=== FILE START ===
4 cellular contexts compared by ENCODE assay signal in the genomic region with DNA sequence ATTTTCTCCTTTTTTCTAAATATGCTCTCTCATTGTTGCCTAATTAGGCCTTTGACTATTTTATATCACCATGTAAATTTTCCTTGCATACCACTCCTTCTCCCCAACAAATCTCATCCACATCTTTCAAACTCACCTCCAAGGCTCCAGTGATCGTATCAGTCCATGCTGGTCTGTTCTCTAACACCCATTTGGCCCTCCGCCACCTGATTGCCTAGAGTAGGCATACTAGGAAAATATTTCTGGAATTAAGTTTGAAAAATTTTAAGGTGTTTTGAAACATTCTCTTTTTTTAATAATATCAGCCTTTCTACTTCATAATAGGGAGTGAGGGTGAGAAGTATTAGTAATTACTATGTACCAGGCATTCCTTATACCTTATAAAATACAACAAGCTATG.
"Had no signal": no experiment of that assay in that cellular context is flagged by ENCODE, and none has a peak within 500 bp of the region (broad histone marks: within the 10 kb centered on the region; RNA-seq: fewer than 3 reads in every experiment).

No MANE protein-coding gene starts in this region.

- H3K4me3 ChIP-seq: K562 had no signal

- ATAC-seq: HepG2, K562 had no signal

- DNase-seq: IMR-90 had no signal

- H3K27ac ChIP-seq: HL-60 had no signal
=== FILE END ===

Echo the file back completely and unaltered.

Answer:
4 cellular contexts compared by ENCODE assay signal in the genomic region with DNA sequence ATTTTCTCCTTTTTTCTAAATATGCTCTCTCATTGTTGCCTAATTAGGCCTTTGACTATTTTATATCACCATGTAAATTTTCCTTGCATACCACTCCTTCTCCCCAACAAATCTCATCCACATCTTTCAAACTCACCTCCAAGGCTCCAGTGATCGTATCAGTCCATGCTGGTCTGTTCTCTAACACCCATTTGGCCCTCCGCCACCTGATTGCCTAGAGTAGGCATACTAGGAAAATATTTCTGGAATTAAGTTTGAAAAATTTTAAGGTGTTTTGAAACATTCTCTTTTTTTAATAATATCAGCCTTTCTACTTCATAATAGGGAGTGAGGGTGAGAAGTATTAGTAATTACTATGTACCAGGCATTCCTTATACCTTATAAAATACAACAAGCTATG.
"Had no signal": no experiment of that assay in that cellular context is flagged by ENCODE, and none has a peak within 500 bp of the region (broad histone marks: within the 10 kb centered on the region; RNA-seq: fewer than 3 reads in every experiment).

No MANE protein-coding gene starts in this region.

- H3K4me3 ChIP-seq: K562 had no signal

- ATAC-seq: HepG2, K562 had no signal

- DNase-seq: IMR-90 had no signal

- H3K27ac ChIP-seq: HL-60 had no signal